Saturday, June 16, 2012

Advice from the Editor-in-Chief of GQ India

So I sat down with a few of the editors (who have by this time become friends) at Conde Naste India the other day and one of them was Che Kurrien, the editor in chief of GQ India.

The video interview will take some time to edit but I did want to talk about a few great things Che touched on during our chat. These are not direct quotes because I haven't gone through the entire footage.

A key thing Che talked about was needing to stay hungry as an artist. He deals with and meets a ton of creative people so he's definitely a source worth listening to.

He mentions that as creative people we may reach a point where we've worked our asses off and feel that we've reached a certain level of expertise and renown. At this point we may feel that we're somehow 'entitled' to the work that comes our way, that somehow we should be able to sit back and enter what Che calls the 'collection' phase of our careers.

Once we've done that he says bluntly, we're creatively dead. That's right, entitlement is equal to creative death.

I notice this in my own life and career. Some of my most creative and alive moments in life were when I had no idea how my work would pay the bills or when the next job would come from. It was a time of blind creative faith and juicy vital output. I was hungry and most definitely more than a little foolish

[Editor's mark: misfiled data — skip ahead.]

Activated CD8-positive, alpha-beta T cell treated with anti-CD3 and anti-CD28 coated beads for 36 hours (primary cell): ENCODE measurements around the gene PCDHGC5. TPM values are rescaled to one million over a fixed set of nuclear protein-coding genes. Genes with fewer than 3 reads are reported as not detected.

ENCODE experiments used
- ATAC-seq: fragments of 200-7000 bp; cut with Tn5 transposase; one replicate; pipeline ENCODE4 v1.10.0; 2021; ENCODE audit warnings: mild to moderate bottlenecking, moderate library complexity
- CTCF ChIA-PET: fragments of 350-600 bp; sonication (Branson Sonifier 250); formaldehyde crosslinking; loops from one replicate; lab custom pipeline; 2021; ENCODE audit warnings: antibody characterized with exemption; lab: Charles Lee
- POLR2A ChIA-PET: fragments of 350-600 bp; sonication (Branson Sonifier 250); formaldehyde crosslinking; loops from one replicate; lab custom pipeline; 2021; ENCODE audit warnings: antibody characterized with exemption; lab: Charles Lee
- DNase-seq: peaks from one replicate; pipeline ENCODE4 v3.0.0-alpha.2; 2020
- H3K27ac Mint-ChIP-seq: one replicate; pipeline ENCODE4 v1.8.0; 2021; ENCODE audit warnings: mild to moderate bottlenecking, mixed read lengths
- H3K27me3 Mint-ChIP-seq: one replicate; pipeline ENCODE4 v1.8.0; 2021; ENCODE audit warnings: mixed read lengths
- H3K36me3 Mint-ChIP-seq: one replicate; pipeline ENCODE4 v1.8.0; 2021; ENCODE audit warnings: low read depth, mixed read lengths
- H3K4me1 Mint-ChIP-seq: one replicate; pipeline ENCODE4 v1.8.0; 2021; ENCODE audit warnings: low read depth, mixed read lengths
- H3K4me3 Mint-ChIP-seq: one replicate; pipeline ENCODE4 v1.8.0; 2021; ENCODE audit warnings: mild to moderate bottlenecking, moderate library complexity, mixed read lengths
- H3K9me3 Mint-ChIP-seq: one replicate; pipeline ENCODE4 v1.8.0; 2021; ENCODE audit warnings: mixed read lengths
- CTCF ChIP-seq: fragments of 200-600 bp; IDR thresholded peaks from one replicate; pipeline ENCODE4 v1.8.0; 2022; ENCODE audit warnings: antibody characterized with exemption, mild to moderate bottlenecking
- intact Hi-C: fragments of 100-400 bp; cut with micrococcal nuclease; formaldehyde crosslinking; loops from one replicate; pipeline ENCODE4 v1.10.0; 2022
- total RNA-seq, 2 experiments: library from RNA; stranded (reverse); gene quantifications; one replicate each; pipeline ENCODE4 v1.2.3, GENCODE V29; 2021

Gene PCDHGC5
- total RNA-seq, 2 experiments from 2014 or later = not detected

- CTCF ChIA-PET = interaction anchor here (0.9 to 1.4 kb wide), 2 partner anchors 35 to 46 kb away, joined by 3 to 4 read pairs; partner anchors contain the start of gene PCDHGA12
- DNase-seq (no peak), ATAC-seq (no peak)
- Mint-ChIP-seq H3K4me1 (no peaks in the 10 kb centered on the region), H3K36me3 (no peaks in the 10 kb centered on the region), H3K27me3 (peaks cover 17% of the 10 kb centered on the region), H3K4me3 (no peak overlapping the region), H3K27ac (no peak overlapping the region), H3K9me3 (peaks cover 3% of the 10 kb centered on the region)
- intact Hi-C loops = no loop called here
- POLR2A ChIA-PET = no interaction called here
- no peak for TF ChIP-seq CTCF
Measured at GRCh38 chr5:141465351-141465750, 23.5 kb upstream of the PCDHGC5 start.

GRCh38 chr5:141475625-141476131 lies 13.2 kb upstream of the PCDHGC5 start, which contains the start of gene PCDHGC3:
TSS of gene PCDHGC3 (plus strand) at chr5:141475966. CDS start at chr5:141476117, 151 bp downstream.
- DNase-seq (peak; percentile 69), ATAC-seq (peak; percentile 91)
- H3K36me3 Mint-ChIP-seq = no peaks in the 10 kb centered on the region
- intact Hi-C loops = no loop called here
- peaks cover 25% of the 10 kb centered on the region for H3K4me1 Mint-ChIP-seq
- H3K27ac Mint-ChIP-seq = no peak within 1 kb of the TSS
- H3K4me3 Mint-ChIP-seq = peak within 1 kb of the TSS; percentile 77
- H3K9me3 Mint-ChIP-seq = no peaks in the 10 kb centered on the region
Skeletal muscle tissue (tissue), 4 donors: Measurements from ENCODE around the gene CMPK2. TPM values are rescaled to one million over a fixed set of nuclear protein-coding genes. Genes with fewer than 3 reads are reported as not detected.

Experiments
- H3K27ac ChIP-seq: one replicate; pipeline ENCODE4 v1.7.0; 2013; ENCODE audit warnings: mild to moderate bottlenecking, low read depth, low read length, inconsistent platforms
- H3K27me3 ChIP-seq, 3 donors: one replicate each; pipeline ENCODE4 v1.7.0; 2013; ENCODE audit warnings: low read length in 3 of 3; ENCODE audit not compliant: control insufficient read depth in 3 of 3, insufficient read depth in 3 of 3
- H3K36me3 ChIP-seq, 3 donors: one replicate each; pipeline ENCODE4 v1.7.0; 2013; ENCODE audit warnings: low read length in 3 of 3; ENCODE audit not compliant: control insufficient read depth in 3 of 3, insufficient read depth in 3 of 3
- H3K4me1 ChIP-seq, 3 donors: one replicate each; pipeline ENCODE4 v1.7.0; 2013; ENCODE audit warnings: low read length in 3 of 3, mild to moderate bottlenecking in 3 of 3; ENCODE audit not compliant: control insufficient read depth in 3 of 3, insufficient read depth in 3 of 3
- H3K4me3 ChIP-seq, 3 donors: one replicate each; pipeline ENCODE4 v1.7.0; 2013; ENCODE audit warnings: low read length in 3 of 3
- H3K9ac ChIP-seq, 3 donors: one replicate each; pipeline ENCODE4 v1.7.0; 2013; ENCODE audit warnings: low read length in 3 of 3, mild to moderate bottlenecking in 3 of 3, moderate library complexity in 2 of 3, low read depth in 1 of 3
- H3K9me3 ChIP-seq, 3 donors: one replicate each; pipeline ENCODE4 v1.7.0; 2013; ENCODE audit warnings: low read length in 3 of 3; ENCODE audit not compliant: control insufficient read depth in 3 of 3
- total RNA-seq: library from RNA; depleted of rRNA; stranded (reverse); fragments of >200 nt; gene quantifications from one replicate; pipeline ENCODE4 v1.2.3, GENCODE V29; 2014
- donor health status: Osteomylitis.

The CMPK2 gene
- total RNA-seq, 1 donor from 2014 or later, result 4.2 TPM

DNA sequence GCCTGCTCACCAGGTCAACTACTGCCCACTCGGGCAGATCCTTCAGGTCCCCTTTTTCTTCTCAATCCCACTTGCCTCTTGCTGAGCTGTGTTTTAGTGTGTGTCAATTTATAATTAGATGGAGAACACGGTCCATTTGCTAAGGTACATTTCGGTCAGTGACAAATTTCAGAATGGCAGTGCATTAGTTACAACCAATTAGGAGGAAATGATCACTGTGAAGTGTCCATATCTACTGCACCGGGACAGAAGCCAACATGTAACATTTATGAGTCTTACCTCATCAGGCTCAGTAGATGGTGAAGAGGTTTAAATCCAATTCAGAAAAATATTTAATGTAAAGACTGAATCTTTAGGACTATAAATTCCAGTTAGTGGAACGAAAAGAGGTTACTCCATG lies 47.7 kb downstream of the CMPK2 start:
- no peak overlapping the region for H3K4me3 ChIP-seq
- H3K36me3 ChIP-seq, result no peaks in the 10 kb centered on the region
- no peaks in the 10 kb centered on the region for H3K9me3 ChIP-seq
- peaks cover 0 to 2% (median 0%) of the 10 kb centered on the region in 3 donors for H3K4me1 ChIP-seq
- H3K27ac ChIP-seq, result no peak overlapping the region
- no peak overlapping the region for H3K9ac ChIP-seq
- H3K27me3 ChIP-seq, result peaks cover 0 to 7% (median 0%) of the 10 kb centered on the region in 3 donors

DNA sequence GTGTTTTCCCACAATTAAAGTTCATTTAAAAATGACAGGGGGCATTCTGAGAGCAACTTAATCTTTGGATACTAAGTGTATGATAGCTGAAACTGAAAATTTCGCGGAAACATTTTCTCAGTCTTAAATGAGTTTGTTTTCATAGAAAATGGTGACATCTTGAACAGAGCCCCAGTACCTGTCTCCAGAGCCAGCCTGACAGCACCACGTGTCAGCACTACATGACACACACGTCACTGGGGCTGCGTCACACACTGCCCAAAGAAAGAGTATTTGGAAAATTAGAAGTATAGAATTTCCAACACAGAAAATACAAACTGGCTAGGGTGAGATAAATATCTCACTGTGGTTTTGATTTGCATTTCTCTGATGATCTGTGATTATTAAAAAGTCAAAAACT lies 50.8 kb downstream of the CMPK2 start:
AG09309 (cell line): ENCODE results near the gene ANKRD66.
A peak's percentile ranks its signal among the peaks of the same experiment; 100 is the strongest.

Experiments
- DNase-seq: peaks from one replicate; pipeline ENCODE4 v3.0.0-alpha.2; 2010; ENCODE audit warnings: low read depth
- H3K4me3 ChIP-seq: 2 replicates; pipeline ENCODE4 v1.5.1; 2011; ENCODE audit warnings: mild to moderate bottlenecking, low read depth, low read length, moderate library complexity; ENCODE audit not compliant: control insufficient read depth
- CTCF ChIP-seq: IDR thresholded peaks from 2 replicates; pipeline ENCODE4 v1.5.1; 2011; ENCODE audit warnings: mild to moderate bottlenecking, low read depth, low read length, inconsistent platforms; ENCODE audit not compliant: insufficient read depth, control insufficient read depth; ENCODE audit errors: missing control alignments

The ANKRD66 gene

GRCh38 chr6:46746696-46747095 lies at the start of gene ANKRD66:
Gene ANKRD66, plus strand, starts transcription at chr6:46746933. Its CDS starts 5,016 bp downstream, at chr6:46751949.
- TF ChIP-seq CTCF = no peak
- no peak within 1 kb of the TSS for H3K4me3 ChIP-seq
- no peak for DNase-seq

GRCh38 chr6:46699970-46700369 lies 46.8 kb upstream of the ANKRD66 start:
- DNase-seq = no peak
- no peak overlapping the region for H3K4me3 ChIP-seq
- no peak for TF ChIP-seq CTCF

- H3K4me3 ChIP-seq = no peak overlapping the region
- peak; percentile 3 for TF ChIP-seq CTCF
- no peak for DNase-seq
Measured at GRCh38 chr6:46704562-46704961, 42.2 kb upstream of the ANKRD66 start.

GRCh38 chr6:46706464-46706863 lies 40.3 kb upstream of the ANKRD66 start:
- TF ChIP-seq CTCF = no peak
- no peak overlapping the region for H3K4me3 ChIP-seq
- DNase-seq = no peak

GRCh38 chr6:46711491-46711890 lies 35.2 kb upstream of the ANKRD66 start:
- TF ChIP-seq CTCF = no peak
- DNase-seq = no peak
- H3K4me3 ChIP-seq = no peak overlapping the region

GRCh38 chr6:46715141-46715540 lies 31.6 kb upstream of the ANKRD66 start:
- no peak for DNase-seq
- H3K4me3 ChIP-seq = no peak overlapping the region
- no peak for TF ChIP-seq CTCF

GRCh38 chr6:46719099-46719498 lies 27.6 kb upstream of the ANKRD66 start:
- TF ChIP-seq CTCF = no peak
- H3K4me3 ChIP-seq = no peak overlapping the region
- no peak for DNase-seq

So when my editorial and ad jobs started pouring in, the abundance of which, ironically, was based on the strength of the imagery I created in my 'poor, starving artist days', it was tempting to slip into apathy and entitlement.

Avoid this at all costs say Che; remember the passion that got you to where you are. Don't become 'fattened.' Stay hungry and foolish as one other well known entrepreneur was fond of saying.

Another interesting point Che made is the idea of personal work and commercial work. GQ is a great combo of creative and commercial style photography. It not a fine art magazine but its not fully of dry, boring commercial style photography either; its a great melting of both.

Che says at one point in the interview that its easy to be creative with your own work and your own ideas, with no client on board. The great photographer, he insists, can be as creative with a client brief as they can with their own work.

How you apply your creativity to someone's concepts is the sign of a successful photographer. I can assure you that this is true, for its hard to afford to be otherwise. Bringing your own ideas to the client brief or trying something new once you feel like you have the shot but still a bit of time to spare, going the extra mile not just for the client, but for yourself and your artistry. These are all hallmarks of the hungry photographer.

There's lots more great stuff but I'm going to leave it for the interview edit.


Anonymous said...

Insightful article !

Anonymous said...

Translation: Don't expect to get paid much.